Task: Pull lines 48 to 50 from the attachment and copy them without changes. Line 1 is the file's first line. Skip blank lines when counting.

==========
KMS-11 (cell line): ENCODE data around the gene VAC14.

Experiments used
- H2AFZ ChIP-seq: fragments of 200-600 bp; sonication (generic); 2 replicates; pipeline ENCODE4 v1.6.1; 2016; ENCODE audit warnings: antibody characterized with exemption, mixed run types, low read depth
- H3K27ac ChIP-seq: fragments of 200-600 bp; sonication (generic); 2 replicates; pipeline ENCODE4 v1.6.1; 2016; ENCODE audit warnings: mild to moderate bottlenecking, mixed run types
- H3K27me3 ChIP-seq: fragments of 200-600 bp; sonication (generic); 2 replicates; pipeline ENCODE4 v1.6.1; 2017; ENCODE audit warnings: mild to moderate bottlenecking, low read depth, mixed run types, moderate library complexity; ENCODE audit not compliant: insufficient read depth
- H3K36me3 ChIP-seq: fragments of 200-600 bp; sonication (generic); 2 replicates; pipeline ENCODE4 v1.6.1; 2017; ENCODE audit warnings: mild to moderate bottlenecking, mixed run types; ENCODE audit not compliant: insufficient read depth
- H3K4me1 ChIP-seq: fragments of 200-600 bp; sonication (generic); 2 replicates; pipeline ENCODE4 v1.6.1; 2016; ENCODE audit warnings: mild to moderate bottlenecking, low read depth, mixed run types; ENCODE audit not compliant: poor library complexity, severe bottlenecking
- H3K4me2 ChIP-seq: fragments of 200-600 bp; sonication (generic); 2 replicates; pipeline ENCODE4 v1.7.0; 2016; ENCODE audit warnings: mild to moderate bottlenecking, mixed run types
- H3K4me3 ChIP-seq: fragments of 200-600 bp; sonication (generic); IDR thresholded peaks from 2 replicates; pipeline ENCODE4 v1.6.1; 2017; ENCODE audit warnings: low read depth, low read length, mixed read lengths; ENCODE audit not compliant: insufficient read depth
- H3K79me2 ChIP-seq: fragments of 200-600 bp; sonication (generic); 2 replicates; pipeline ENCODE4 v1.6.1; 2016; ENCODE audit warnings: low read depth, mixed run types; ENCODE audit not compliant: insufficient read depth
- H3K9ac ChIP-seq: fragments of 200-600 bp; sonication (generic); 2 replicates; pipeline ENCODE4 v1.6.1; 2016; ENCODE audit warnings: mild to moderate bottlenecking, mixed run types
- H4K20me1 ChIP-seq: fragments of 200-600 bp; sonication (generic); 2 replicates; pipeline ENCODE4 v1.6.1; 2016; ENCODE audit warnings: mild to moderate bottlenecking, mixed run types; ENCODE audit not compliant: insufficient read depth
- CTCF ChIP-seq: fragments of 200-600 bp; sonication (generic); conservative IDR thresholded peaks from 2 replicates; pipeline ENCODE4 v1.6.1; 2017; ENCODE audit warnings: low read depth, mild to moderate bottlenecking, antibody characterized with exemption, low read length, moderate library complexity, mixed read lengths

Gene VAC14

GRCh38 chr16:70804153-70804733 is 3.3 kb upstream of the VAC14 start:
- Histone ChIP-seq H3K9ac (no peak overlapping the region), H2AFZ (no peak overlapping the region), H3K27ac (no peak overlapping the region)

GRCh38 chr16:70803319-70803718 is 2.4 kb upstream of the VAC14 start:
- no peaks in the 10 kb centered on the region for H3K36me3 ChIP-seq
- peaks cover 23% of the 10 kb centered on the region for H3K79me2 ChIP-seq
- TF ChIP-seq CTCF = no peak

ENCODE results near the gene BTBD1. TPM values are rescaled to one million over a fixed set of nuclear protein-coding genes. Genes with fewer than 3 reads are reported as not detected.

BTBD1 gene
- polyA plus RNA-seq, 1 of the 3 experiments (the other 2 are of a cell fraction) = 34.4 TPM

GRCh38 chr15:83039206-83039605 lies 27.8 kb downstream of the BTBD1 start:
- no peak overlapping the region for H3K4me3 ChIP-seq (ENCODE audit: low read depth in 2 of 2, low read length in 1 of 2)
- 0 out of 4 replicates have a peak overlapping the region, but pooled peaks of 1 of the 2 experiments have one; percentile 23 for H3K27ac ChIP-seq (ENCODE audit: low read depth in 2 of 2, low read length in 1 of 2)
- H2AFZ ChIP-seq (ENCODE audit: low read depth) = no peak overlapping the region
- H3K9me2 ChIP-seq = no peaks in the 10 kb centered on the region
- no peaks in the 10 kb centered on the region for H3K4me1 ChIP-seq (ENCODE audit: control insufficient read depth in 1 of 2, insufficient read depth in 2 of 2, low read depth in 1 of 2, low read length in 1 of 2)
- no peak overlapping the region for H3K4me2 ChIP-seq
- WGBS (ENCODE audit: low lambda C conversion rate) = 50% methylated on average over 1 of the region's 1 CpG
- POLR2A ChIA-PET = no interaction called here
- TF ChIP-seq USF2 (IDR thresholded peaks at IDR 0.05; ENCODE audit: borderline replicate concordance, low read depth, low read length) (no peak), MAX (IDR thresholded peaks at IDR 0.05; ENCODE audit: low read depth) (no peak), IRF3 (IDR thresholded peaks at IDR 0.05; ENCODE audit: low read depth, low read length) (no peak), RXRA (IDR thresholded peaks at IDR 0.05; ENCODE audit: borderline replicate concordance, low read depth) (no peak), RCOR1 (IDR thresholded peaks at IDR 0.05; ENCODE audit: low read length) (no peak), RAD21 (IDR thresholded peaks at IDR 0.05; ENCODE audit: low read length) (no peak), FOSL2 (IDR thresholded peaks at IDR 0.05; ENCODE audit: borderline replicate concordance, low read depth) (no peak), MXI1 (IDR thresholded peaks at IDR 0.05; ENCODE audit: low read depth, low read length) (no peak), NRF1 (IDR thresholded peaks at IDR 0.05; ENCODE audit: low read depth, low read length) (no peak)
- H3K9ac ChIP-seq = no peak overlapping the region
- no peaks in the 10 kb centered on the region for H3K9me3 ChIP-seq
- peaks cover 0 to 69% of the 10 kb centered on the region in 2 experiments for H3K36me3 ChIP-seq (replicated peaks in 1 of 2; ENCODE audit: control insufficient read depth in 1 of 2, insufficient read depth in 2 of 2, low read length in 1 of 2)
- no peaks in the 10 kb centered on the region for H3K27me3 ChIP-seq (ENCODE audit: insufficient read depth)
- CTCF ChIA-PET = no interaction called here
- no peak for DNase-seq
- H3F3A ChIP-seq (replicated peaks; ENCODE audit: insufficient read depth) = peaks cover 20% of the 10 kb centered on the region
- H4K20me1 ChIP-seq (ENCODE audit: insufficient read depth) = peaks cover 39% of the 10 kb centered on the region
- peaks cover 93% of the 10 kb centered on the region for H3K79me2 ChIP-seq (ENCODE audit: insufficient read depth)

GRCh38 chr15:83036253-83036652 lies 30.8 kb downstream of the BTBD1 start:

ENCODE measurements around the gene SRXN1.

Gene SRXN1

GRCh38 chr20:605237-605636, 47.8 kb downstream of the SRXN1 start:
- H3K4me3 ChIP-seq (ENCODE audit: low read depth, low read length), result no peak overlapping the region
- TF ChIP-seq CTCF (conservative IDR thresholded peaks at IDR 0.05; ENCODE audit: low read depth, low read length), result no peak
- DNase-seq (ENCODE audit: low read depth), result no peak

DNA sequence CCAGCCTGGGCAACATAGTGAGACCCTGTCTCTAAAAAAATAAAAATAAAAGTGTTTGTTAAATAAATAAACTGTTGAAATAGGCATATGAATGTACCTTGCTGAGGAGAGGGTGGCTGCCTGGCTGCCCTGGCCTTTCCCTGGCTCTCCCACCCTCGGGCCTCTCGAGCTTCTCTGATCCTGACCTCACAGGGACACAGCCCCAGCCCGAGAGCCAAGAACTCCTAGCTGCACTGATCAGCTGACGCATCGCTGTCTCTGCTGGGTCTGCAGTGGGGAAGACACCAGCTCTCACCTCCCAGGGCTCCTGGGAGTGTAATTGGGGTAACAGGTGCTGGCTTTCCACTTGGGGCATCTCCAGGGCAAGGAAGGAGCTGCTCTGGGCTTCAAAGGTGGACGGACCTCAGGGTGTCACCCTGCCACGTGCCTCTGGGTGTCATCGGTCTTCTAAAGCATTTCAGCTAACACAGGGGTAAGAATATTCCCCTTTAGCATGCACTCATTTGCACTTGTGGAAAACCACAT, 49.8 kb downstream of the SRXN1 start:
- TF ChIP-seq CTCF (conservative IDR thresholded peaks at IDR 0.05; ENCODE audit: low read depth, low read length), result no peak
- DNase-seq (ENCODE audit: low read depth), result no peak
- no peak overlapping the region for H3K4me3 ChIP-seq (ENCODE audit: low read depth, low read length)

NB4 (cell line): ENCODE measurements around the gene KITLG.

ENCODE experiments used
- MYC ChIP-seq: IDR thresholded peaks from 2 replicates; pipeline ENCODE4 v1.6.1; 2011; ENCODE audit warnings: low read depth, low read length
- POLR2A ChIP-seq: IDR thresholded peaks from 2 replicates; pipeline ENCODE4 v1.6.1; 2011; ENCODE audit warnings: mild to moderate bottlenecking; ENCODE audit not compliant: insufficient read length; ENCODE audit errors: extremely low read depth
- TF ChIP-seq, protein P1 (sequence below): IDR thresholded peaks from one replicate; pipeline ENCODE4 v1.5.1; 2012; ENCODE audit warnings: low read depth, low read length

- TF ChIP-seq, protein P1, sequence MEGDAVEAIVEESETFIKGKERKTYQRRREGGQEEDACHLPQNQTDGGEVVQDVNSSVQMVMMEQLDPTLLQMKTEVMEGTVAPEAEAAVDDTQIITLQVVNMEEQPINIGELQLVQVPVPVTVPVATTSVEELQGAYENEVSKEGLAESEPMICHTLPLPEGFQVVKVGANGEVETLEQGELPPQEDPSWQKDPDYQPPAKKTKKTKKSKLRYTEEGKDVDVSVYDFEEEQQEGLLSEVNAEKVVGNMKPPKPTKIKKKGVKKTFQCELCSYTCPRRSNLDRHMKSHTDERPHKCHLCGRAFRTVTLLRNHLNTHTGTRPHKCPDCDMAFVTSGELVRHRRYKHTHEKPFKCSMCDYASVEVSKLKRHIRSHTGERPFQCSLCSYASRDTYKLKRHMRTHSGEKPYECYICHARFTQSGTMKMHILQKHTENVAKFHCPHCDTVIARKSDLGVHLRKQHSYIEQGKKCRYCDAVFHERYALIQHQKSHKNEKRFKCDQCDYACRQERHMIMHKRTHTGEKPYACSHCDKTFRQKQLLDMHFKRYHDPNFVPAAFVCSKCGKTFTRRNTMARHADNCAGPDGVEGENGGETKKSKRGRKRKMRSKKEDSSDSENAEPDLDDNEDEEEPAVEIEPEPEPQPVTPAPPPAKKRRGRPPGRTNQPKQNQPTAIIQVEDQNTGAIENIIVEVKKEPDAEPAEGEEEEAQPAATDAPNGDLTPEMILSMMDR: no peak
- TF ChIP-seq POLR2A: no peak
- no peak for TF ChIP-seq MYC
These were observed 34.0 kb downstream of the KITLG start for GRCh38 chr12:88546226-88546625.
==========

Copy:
- TF ChIP-seq CTCF (conservative IDR thresholded peaks at IDR 0.05; ENCODE audit: low read depth, low read length), result no peak
- DNase-seq (ENCODE audit: low read depth), result no peak

DNA sequence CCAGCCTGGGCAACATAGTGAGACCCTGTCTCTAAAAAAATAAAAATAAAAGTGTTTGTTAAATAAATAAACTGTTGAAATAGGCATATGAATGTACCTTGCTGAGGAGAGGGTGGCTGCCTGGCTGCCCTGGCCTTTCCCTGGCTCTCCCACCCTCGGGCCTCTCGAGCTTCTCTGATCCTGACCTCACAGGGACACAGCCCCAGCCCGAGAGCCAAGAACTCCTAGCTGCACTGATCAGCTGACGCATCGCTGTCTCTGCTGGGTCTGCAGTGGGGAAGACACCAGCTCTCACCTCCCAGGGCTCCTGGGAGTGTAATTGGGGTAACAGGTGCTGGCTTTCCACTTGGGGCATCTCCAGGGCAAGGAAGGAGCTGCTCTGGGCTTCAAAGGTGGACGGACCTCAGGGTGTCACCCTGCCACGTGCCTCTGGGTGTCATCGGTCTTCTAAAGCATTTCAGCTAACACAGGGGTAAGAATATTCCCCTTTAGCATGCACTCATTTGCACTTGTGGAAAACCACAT, 49.8 kb downstream of the SRXN1 start: